A 62-year-old woman presented with a rash and intermittent pain of the right upper quadrant. The reticular, brown hyperpigmentation was also seen on her right flank and around the umbilicus. The patient reported that she often applied heating pads to these areas for pain relief.
A CT scan of the abdomen and pelvis revealed a mass in the cecum and multiple small metastases in the liver. A fungating cecal lesion was found on colonoscopy; a biopsy confirmed a poorly differentiated adenocarcinoma of the colon, stage IV. The patient was offered only palliative care.
Drs Mubashir Shah and Khalid Aziz of the University of Connecticut, Farmington, write that the rash was erythema ab igne--an infrared radiation–induced dermatosis. After long-term exposure to a heat source, initial bands of erythema develop into a distinctive brown, hyperpigmented, reticular rash, which may fade but can be permanent. Generally, the condition is painless and does not blister. Advise the patient to discontinue use of the heat source; corticosteroids may be tried.
Differentiate erythema ab igne from livedo reticularis, which features a reddish purple--not brown--reticular pattern. Livedo reticularis is associated with leukocytoclastic vasculitis, collagen vascular disease, and antiphospholipid antibody syndrome.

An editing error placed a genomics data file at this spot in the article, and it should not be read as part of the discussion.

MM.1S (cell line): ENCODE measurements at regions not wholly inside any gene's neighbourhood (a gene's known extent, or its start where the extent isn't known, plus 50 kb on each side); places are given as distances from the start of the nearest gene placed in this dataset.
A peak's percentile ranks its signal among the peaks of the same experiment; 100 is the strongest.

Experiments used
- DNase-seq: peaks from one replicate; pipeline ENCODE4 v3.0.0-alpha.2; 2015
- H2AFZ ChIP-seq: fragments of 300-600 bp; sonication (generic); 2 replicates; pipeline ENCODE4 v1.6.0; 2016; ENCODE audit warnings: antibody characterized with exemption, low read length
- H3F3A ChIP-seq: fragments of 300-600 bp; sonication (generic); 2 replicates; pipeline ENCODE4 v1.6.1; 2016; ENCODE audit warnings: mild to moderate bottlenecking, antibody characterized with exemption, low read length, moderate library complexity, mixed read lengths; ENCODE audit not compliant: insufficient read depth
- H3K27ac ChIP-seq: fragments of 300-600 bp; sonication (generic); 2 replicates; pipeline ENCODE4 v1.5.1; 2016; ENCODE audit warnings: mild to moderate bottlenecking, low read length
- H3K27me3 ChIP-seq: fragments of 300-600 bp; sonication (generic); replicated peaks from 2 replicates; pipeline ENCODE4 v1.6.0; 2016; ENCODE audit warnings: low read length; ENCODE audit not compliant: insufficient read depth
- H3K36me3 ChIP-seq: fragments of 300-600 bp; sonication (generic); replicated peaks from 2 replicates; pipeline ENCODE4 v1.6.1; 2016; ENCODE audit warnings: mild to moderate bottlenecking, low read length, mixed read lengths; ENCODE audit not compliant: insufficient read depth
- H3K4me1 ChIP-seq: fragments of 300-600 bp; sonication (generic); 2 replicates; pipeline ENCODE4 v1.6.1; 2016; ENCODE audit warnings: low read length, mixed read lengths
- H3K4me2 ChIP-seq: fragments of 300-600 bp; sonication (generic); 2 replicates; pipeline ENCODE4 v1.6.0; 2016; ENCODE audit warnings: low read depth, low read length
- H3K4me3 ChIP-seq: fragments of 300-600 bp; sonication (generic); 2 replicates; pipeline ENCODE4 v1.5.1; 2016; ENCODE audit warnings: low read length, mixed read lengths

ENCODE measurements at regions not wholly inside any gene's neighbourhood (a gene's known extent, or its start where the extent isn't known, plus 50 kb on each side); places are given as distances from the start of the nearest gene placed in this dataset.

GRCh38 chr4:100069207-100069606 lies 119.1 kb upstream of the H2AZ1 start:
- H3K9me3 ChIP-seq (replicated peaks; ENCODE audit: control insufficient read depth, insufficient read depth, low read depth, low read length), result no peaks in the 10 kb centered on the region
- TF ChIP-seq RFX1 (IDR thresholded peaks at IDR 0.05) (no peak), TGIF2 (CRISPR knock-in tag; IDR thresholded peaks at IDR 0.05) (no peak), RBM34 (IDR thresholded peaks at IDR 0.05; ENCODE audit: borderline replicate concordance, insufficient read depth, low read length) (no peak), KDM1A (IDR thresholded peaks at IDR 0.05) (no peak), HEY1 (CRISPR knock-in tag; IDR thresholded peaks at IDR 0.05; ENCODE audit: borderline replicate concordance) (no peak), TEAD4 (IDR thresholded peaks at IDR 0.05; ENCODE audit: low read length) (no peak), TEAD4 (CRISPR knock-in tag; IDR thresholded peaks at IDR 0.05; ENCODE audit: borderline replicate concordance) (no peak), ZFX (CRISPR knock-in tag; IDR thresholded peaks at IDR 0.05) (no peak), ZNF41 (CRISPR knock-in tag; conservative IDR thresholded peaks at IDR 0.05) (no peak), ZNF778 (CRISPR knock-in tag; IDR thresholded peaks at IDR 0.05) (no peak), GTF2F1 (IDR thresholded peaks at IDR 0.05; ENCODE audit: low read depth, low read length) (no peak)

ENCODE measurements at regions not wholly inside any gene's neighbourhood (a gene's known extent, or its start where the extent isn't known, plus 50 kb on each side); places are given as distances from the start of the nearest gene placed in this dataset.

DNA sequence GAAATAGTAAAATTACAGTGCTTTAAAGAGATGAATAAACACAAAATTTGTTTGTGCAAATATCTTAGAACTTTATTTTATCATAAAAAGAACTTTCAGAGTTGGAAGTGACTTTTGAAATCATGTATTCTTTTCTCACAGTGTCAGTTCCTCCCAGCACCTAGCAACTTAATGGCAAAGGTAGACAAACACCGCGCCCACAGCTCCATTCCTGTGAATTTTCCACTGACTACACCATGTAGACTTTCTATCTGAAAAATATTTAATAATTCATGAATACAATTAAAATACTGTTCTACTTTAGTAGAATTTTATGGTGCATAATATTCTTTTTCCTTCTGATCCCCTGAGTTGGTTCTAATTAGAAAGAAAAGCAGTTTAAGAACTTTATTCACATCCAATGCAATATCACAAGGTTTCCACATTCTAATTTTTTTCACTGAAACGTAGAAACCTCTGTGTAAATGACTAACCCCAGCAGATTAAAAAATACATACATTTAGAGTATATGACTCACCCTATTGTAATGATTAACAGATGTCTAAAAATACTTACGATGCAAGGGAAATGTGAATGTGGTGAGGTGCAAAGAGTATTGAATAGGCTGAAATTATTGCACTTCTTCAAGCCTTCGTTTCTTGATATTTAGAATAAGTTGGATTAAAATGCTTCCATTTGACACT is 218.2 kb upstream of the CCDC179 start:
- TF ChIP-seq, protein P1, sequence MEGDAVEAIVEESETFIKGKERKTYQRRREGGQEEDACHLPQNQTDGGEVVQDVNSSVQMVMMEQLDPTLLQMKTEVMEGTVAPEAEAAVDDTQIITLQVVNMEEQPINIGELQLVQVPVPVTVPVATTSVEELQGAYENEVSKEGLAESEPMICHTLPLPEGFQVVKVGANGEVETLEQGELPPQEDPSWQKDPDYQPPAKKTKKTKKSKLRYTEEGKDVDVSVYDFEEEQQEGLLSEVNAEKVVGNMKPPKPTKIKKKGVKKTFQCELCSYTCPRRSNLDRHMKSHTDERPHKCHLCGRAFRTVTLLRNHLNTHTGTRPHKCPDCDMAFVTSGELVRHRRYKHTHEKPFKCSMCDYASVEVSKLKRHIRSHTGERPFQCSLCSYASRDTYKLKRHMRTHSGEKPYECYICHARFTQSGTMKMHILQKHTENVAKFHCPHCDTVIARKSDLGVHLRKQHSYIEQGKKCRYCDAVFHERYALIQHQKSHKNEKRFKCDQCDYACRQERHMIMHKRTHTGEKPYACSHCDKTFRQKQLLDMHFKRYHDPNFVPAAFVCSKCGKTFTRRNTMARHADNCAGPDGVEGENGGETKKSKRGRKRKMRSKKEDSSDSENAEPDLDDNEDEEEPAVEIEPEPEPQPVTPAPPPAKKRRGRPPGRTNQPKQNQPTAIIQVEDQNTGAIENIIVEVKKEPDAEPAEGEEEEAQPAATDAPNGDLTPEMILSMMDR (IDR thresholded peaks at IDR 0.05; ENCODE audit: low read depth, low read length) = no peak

There is a small risk of malignant transformation from erythema ab igne to squamous cell carcinoma of the skin. Coexisting Merkel cell carcinoma and squamous cell carcinoma in areas of erythema ab igne have been attributed to long-term exposure to thermal radiation.
FOR MORE INFORMATION:
- Hewitt JB, Sherif A, Kerr KM, Stankler L. Merkel cell and squamous cell carcinomas arising in erythema ab igne. Br J Dermatol. 1993;128:591-592.
- Meffert JJ. Environmental skin diseases and the impact of common dermatoses on medical readiness. Dermatol Clin. 1999;17:1-17.
- Peterkin GA. Malignant change in erythema ab igne. Br Med J. 1955;2:1599-1602.